An ancient grave dating back 1,600 years has been discovered in a field in Somerset, South West England. A member of the group, Detecting For Veterans, first came across the site near Ilminster where he found a collection of Roman coins.

Kevin Minto returned to the spot with county archaeologist Bob Croft and uncovered the grave containing a lead coffin along with a total of 260 coins, a ring and two broaches — all from 400 AD.

"As soon as the first coin was found I rang a Finds Liaison Officer for advice before carrying on and recording and documenting the hoard," 1st Battalion Light Infantry Veteran Jason Massey, founder of Detecting For Veterans, said.

"The admin team acted in the best interests of the hoard as did all the present detectorists and they should all be commended for demonstrating a prime example of responsible detecting."

An investigation into the site will be carried out in the New Year and in the meanwhile, the copper alloy coins have been given to the British Museum for cleaning and valuation.

Laura Burnett, the Somerset finds liaison officer, described the lead coffin as a "fancy and expensive" way of being buried in Roman times.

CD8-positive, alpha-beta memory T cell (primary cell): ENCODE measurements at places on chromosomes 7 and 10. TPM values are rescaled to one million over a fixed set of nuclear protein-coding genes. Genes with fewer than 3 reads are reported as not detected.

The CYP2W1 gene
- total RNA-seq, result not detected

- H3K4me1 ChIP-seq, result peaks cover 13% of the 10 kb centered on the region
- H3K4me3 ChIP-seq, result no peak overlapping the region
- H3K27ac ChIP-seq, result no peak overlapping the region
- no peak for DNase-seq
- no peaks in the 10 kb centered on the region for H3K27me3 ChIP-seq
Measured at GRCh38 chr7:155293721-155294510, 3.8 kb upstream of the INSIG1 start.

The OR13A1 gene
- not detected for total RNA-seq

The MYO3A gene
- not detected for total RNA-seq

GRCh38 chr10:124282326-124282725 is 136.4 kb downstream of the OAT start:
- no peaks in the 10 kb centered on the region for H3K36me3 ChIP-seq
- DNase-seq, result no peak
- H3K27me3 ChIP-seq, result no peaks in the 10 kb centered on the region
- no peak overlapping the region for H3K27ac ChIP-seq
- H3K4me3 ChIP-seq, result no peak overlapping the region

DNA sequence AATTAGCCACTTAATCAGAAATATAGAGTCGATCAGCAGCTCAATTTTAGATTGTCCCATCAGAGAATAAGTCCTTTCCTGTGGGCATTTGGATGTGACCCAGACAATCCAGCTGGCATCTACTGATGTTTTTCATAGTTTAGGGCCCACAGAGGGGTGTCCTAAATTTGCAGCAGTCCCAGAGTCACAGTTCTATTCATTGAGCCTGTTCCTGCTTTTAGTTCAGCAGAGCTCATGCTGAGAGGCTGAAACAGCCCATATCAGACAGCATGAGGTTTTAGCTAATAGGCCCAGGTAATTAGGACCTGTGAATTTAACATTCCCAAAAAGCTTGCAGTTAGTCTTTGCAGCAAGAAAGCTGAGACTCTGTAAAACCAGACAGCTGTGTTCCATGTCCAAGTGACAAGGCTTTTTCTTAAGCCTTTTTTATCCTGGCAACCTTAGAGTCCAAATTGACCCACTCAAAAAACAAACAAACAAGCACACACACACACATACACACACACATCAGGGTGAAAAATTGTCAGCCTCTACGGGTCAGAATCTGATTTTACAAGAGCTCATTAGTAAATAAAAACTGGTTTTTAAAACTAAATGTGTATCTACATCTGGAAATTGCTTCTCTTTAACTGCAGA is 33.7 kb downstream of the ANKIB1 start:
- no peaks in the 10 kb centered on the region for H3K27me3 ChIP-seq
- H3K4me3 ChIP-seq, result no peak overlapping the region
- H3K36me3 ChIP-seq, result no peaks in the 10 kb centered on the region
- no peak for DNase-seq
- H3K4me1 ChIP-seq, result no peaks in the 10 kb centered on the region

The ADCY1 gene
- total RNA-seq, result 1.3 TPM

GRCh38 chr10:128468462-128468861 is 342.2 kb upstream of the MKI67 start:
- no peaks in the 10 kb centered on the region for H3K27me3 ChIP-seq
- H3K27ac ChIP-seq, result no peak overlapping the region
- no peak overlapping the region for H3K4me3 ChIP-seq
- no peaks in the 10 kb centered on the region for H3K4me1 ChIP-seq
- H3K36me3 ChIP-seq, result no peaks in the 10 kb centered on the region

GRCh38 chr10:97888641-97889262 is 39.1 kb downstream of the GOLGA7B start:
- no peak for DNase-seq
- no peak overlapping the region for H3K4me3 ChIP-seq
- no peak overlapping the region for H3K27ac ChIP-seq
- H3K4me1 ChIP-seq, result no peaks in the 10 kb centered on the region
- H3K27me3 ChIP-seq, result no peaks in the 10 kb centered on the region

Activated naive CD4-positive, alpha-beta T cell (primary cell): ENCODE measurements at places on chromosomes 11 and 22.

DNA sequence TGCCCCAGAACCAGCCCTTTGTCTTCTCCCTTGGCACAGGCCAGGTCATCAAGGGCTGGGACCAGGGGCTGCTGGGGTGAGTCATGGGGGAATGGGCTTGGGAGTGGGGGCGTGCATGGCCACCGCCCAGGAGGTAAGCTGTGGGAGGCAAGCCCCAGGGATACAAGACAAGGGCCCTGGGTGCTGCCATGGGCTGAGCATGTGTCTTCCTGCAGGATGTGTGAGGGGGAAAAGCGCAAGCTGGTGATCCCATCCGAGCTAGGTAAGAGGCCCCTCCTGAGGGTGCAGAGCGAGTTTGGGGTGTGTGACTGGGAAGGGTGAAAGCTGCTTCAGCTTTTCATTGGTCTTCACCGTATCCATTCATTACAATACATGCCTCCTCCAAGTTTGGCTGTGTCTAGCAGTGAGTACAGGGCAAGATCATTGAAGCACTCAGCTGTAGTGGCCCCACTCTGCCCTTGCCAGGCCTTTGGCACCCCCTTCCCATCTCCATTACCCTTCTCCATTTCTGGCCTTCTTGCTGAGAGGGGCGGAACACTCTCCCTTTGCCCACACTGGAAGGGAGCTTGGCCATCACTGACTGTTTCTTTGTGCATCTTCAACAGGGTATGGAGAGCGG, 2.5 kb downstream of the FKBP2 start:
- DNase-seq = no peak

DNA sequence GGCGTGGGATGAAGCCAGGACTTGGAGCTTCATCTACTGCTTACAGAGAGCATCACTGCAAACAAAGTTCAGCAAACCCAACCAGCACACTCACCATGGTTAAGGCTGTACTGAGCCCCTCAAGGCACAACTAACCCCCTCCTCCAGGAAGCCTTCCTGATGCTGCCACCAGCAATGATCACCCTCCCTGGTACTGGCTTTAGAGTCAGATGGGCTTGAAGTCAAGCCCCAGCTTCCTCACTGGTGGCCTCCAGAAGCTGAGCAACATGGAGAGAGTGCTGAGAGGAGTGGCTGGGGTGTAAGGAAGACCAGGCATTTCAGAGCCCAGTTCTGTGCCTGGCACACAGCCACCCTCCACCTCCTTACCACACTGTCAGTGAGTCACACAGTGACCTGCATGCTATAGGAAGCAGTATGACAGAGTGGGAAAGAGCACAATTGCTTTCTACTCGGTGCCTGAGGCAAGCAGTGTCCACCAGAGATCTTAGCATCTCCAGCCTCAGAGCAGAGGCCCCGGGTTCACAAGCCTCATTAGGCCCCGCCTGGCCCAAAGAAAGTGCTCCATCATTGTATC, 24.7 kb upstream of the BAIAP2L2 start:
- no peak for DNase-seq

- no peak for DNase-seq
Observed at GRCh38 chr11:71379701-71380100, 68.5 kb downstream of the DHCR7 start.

"They're probably using locally produced lead from the Mendips — so it might have been a bit cheaper here than in other parts of the county — but it's an expensive thing to be buried in," she said.

The grave is particularly significant as only six lead-lined Roman coffins have been found in Somerset to date and only 200 nationally.

Data from the Department for Culture, Media and Sport reportedly show Somerset as one of the top 10 local authority areas where treasure is likely to be found. In 2016, there were 37 reported cases of treasure finds in the county.

As per Treasure Trove rules, if the artefacts are purchased by the British Museum or the local museum, the finder and the landowner are set to split the proceeds.

"Obviously it's an important find, the archaeologists are chuffed to nuts and they'll do whatever they have to," Minto said of his discovery.